In a yet further embodiment not shown in the drawings, the discharge conveyor 274 may be constructed to include transfer and discharge sections as described earlier with reference to the mobile rigs 124, 176 shown in Figures 14, 15 and 17.
It is envisaged that the hopper employed in each of the mobile rigs described with reference to Figures 1-4 and 8-19 may be replaced with an in-ground feeder hopper, such as is shown in Figures 26 and 27. In this regard a mobile rig 285 according to an eleventh embodiment of the invention is shown in Figure 30 which is essentially identical to the mobile rig shown in Figure 16 except that the hopper has been replaced by an in-ground feeder hopper 267.

It is also envisaged that each of the mobile rigs shown and described with reference to Figures 1-4, 8-19 and 26-30 may be modified to include a feed device such as the feed device 286 shown in Figures 3 1(a), 31(b), and 32.

The feed device 286 comprises a container 288 and three transfer members 290.
Other embodiments of the invention may include a greater number or a fewer number of transfer members 290.

The container 288 includes a deposit aperture 292 through which dug mineral (not shown) is deposited into the container 288. In the embodiment shown the deposit aperture 292 is defined by an open top of the container 288.

The container 288 also includes a support surface 294 to support the deposited dug mineral, and a discharge aperture 296 located in communication with the support surface 294, and through which dug mineral is discharged to a downstream processing element (not shown in Figure 31).

The transfer members 290 are moveable relative to the support surface 294 to urge the dug mineral through the discharge aperture 296 towards the downstream processing element.

Each transfer member 290 includes a planar transfer plate 298 and a first support plate 300 which lies adjacent and substantially parallel to the support surface 294 of the container 288. Each side 302 of each first support plate 300 defines a leading edge 304, which is active according to the direction in which the transfer member 290 is moving. Each first support plate 300 is secured to a first edge of the transfer member 290 such that the first support plate 300 and the transfer plate 298 are perpendicular to one another.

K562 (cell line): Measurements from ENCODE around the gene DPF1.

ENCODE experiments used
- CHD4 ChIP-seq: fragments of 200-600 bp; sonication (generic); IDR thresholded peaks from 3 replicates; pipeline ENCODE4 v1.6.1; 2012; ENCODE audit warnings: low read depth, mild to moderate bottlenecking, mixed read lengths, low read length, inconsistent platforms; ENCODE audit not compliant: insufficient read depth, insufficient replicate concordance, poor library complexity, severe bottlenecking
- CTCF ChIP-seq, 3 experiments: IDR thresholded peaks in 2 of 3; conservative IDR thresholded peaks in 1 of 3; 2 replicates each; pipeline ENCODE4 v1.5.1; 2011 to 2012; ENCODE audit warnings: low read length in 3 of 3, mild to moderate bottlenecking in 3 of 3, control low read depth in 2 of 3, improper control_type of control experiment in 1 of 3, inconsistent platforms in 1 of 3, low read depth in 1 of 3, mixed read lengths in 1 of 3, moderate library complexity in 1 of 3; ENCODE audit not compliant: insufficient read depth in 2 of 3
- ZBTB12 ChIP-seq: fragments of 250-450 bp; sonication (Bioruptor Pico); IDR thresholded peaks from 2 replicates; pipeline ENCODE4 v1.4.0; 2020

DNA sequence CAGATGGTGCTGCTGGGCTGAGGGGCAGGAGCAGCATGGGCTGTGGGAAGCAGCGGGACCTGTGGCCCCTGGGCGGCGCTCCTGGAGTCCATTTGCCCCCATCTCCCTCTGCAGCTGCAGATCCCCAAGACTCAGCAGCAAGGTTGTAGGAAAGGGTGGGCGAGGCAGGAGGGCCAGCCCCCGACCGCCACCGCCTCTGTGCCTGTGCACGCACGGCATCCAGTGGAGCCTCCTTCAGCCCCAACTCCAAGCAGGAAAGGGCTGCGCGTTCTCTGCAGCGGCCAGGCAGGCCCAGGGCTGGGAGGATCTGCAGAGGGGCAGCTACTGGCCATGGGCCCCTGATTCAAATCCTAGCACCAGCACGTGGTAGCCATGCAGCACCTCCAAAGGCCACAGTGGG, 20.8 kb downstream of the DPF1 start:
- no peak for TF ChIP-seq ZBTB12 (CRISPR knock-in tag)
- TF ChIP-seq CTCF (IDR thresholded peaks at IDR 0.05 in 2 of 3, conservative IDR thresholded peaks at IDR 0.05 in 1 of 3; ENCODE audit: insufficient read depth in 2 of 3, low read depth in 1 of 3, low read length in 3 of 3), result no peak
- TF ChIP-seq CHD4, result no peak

Each transfer member 290 also includes a second support plate 307, each side of which defines a leading edge 304. Each second support plate 306 is secured to a second edge 310 of the transfer member 290, opposite the first edge 306, such that the second support plate 306 and the transfer plate 298 are perpendicular to one another.

The transfer members 290 also include four support webs 312 which, in the embodiment shown, are secured between the transfer plate 298 and each of the first and second support plates 300, 307. Other embodiments of the invention may include a different number and arrangement of support webs 312.

Each support web 312 includes an exposed edge 314 which defines a leading edge 304.

In the embodiment shown, each of the leading edges 304 is chamfered so as to define a blade to cut and break up dug mineral.

Other embodiments of feed device 286 may include transfer members 290 having differing combinations and arrangements of transfer plate 298, first support plate 300, second support plate 306 and support web 312 depending on the nature of dug mineral being mined.

The three transfer members 290 rotate within the container 288.

The container 288 shown in the figures defines a bowl 316 which is substantially 10. circular when viewed in plan, and which has a side wall 318 that extends substantially perpendicular to the support surface 294.

The feed device 286 also includes a rotor assembly 320 that includes a rotor housing 322 to which the three transfer members 290 are secured. The three transfer members 290 are equally spaced around the periphery of the rotor housing 322. Other embodiments of the invention may include a differing number and/or differently spaced transfer members 290 secured to the rotor housing 322.

The rotor assembly 320 is located within the bowl 316 and also rotates therein.
The rotor housing 322 includes a toothed ring 324 and the feed device 286 further includes six motors 326 (only two shown), each motor 326 being engaged with the toothed ring 324 to rotate the rotor assembly 320. Other numbers of motor 326 are also possible.

The rotor housing 322 also includes three distribution members 328 secured to an exposed surface 330 thereof. Preferably each distribution member 328 is in the form of a triangular plate 332 which is radially aligned with a corresponding transfer member 290. In use the distribution members 328 direct dug mineral away from the exposed surface 330 of the rotor housing 322 towards the support surface 294 of the container 288.

Each transfer member 290 includes a wear member 334 that is located between the transfer member 290 and the side wall 318 of the container 288 relative to which an end of the transfer member 290 moves during use.